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21 October 2010

Subjectivism and Relativism in Arguments about Personhood

By Diana Hsieh

Advocates of "personhood" for zygotes often claim to be opponents of the subjectivism and relativism that dominates the left. In fact, they're good friends -- in two ways.

First, the Christians pushing personhood are advocates of a specific form of religious morality, namely Divine Command Theory. They hold that right and wrong is not based on any objective facts of reality, but rather God's commands. So if God decrees the stoning of a blasphemer (Leviticus 24) or the sacrifice of a man's only and beloved son (Genesis 22), then that's morally obligatory. Such is subjectivism: the content of morality depends on the arbitrary decrees of divine will, rather than facts of reality.

Second, the subjectivism and relativism of the left cannot articulate or defend proper principles of ethics or politics -- as Ari Armstrong and I discussed in the section on Today's 'Pro-Choice' Rhetoric in our policy paper, The 'Personhood' Movement Is Anti-Life. To many people, the pseudo-secular arguments of "personhood" advocates seem substantive and perhaps even compelling in comparison to the silence of most "pro-choice" advocates.

However, the more perfect exemplars of the subjectivism and relativism of the left are not merely silent on basic questions about the nature and basis of rights. They're downright hostile to any definitive claims. A dramatic example of that view was just published in the Denver Post, in a column by Susan Greene: Personhood extremes born of nonsense. She claims to be pro-choice and opposed to Amendment 62, yet she portrays "personhood" advocates as wholly sympathetic, with logic on their side:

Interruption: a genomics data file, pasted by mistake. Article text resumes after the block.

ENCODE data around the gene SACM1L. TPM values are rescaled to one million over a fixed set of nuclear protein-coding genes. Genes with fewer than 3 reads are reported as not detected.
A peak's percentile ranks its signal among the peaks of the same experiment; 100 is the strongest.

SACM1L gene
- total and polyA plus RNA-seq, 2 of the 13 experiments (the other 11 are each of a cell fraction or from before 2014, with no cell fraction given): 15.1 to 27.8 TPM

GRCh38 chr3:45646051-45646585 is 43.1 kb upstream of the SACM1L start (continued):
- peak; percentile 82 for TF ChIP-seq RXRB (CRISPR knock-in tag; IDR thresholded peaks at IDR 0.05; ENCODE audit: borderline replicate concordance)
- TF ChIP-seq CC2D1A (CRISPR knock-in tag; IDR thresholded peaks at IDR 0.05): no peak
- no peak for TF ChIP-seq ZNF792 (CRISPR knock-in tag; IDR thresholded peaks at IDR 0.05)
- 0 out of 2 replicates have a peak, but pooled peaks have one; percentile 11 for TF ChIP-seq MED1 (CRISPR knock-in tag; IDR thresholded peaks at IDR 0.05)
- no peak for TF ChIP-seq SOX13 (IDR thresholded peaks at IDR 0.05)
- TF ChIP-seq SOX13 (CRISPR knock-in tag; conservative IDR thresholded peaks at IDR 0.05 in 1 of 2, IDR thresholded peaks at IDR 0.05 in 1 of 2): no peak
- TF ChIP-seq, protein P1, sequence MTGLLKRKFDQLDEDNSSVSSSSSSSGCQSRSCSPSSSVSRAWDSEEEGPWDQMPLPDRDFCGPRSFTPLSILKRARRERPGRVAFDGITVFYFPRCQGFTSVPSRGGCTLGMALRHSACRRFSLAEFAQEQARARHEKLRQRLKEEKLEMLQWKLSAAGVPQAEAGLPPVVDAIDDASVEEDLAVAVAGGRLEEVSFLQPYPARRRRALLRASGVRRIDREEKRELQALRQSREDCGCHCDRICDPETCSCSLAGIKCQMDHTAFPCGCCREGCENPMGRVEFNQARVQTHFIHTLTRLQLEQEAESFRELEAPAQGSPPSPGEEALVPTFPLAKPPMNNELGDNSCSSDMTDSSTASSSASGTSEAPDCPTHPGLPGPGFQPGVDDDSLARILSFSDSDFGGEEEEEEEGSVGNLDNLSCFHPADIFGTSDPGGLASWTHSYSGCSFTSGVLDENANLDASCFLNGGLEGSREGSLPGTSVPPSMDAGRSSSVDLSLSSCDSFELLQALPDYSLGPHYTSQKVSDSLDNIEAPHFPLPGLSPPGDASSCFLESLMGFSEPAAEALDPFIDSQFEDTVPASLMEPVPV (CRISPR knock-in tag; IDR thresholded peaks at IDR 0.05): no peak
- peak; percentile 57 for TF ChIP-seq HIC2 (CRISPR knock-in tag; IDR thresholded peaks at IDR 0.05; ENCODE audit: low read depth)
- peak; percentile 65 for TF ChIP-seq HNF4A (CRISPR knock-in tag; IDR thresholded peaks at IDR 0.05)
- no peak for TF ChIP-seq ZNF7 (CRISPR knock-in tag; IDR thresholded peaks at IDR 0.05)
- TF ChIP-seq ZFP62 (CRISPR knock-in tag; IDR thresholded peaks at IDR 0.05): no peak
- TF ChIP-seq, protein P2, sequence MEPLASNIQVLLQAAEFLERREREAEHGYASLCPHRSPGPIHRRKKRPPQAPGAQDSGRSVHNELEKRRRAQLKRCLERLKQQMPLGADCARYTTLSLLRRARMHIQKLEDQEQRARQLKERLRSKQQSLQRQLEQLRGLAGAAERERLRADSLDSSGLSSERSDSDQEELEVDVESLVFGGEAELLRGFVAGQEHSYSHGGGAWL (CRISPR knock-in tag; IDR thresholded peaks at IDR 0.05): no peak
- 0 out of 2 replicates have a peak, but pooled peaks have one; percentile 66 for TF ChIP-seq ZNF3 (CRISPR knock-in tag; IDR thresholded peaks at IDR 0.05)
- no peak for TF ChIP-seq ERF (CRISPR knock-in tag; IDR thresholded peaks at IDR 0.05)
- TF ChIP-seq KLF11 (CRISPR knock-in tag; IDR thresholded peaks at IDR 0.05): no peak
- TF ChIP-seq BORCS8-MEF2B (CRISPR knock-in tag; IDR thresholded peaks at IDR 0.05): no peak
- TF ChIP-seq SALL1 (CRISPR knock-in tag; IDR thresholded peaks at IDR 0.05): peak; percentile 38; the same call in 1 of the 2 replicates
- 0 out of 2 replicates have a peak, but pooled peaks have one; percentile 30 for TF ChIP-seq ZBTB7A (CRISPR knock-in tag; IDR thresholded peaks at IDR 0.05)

If you're old enough to know how babies are made, you'd be disingenuous to deny a certain logic in proponents' belief that an undeveloped fetus is a form of life. At least as an intellectual exercise, it's not a leap to equate life, more or less, with personhood.
Meanwhile, the opponents of "personhood" are, in contrast, boorish extremists wholly lacking in good argument.
Opponents [of 62] would do better sticking to that point than pretending to know when personhood starts. They offer up a cast of walking wounded like Jen Boulton, who, after three failed pregnancies, asserts that an undeveloped fetus is "no more a person than an acorn is an oak tree."
With that, Ms. Green only confesses that she's ignorant of the importance of actuality versus potentiality in the debate about "personhood" and rights.

Frankly, I couldn't imagine a better way to undermine abortion rights than with a column like that of Ms. Green. And that's why the subjectivism and relativism of the left is the best friend of the religious zealots crusading for Amendment 62. Her viewpoint concedes everything to the religious crusaders, even logic itself.

Happily, I see a silver lining in her column: Ms. Green reports that she was "booed by pro-choice veterans when making some of these points at a recent luncheon."

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